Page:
Words at Play

Nauga

Once upon a time (in 1936 perhaps) the United States Rubber Company (now Uniroyal) trademarked the name Naugahyde.  Naugahyde, a substitute for leather, became very popular in the 1960s.  It was used primarily as a covering for chairs and sofas and came in many colors.  It was manufactured in Naugatuck, Connecticut.

An advertising campaign in the 1960s and 1970s claimed that Naugahyde was the skin of an animal, the nauga,  that lived in the forests around Naugatuck.  A photograph of the nauga is shown above.  The advertising campaign went well until some animal lovers complained that killing naugas so their skins could be used for furniture coverings was absolutely horrible.

“You don’t understand,” said the PR folks at Uniroyal.  “We don’t harm the naugas.  They naturally shed their skins, and we simply collect and use them.”  “Oh,” said the pacified animal lovers.  “That’s fine.”

And the naugas, the Uniroyal employees, and the animal lovers all lived happily ever after.

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You’ve probably read some novels in which the owner of a large home invites a visitor into the drawing room for a little chat.  What, exactly, is a drawing room?  Is it a room where someone paints pictures, or a room where people gather to play games?  Actually, a drawing room is a room into which people withdraw for privacy.  One novel I recently read used drawing room and withdrawing room interchangeable throughout the work.

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“Gaslighting” is a word commonly used to describe the efforts on one person to make another think he/she is going crazy.  Gas Light was the title of a 1938 play by British playwright Patrick Hamilton.  In the play a man tries to make his wife think she is going crazy by turning on the gas lights in a room above their home which causes the gas lights downstairs to dim.  When he reappears and she tells him that the lights dimmed, he tells her that she just imagined it.  The floor above their living quarters is supposed to be vacant, so he walks around while he’s up there to also make his wife think that, in her delusional state, she is hearing footsteps as well.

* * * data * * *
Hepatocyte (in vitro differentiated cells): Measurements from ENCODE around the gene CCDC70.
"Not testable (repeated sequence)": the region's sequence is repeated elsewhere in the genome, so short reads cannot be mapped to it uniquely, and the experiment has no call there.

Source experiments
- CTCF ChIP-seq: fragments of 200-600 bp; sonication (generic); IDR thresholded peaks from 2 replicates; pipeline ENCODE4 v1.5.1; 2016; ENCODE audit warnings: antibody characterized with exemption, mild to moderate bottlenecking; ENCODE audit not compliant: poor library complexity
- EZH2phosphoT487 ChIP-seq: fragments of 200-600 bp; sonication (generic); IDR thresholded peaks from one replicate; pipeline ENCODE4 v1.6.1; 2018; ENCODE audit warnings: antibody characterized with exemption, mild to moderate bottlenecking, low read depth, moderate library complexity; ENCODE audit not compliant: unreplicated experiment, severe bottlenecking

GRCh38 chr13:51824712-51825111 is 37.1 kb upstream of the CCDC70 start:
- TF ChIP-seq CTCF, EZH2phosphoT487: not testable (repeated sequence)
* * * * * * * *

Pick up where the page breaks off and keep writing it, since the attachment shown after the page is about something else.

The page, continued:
Gaslight-1944

Gas Light was the basis for the 1944 U. S. movie Gaslight starring Ingrid Bergman, Charles Boyer, and Joseph Cotten.  Bergman won an Academy Award for her spectacular performance in the movie.  The movie also included a newcomer named Angela Lansbury who played a saucy maid who plainly had designs on her employer.

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Detectives in novels are often referred to as “sleuths.”  Do you know the origin of the word?  Long ago a bloodhound was referred to as a sleuthhound.  As time went by it came to refer to a detective who follows the trail of a lawbreaker.

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I ran across the following sentence in a Guardian newspaper article about the die-off of insects: “Molecular biology, with its concern for DNA, proteins and chemical processes within individual cells, dominates curriculums and hoovers up grant money.”  “Hoovers up” is, as it turns out, a British term that means “vacuums up.”  Of course the hoover in the sentence refers to the Hoover brand of vacuum cleaner.  I’m sure that many British use it without considering its origin.